Director LaTanya Richardson Jackson emphasizes — indeed, embellishes — the spooky parts of the story, which is the fourth chapter (and one of the most popular) in Wilson’s interlocking 10-play series, “The Pittsburgh Cycle.” In this formidable undertaking, Wilson tracks the Black experience across each decade of the 20th century.
In 1936, when “Piano Lesson” is set, the Charles family appears to have survived the worst of the Depression. Doaker Charles (a rock-solid performance from Samuel L. Jackson, who is married to the director), the current patriarch, owns his own home — a true measure of success in this era. A man who adheres to the principle of family stability, he shares this weathered stronghold with his niece, Berniece (an endearing soul, as played by Danielle Brooks) and her young daughter, Maretha (a role played at alternate performances by Jurnee Swan and Nadia Daniel).
Doaker is a pensioned railroad cook whose periodic arias to his treasured profession (“Now, I’ll tell you something about the railroad”) are delivered by Jackson with the rapturous passion of a religious convert. Berniece cleans house for a white family that seems to value her. Even Maretha dutifully does her homework.
A human hurricane blasts through this quiet household when Berniece’s brother, Boy Willie (a whirling dervish of a performance from John David Washington), makes a surprise visit from back home in Sunflower, 1,800 miles away. The truck he rode up on belongs to cousin Lymon (a holy innocent, in Ray Fisher’s appealing performance), although ownership seems to be a wobbly concept in this family.
Boy Willie is on a mission. His plan is to sell the watermelons that he and Lymon trucked up from down home and put the money toward the purchase of a plot of land owned by a white man named Sutter, who has conveniently fallen down a well. Boy Willie vigorously denies any suggestion that he might have had something to do with Sutter’s demise, but a ghostly rumor has it that other property owners have been mysteriously falling down wells lately, too.
The only hitch to Boy Willie’s scheme to buy the land is that in order to raise the full sum, he must sell his share of the family heritage: his mother’s hand-carved piano (and a real beauty), which he jointly owns with his sister. And as everyone keeps telling him: “Berniece ain’t going to sell that piano.”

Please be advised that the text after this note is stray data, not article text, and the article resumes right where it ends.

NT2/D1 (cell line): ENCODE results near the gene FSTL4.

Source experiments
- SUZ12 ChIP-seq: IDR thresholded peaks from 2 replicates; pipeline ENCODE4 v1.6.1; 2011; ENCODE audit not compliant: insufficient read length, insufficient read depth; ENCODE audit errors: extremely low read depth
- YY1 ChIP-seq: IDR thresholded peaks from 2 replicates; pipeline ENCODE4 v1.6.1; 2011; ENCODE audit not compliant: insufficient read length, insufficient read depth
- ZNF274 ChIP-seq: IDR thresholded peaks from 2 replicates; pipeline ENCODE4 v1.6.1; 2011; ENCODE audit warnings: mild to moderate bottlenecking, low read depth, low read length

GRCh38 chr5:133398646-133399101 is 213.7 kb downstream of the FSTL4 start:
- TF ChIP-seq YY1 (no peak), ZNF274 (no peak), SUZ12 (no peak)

The spirited battle between brother and sister over the piano is the spine of the plot. But it suggests deeper issues, like the importance of owning property to a striving underclass and the clash of values among individual members of a single family.
The immediate question is whether Berniece’s beautiful upright — a powerful symbol of the family legacy with its hand-carved portraits of so many generations of human heritage — can hold out against Boy Willie’s aspirations of ownership. You’d think that heritage would be a clear win over materialism, but when Washington goes on one of the playwright’s lyrical rants, he’s hard to resist.
Lesser but otherwise entertaining matters keep characters coming and going from Doaker’s house. A newly hatched preacher named Avery (Trai Byers, cute as a baby chick) comes courting Berniece. And Doaker’s gambler brother, Wining Boy (slicker than oil, in Michael Potts’ terrific performance) blows in from Kansas City to illustrate the art of the hustle. Watching him sell a “silk” suit to gullible Lymon is a real piece of work. “I love to ramble,” he says of himself. But when he does sit down, it’s on a piano bench, to pound out some rousing Kansas City jazz.
Wilson clearly loves his characters and gives each one a big solo moment in the spotlight. Even the ghosts of the dead make themselves heard — chiefly Sutter, who manages to spook everyone by chasing bad-boy Willie Boy all the way north to Pittsburgh to plague him. Designers Beowulf Boritt (set), Japhy Weideman (lighting) and Scott Lehrer (sound) have given the dead man a good welcome, and he seems to get along with all the other haunts in the house.
The play’s characters are so individually well-formed and collectively solid that their voices have a way of lingering in the mind, and Wilson’s language is dramatic lyricism of a very high order. When his modest characters speak their minds, they can sound profound. Doaker, the rail-roading man, is only speaking his own truth when he says: “If the train stays on the track, it’s going to get where it’s going.” But when Jackson delivers the line, it sounds positively prophetic. That’s the way it is with Wilson, who speaks for the people, living and dead.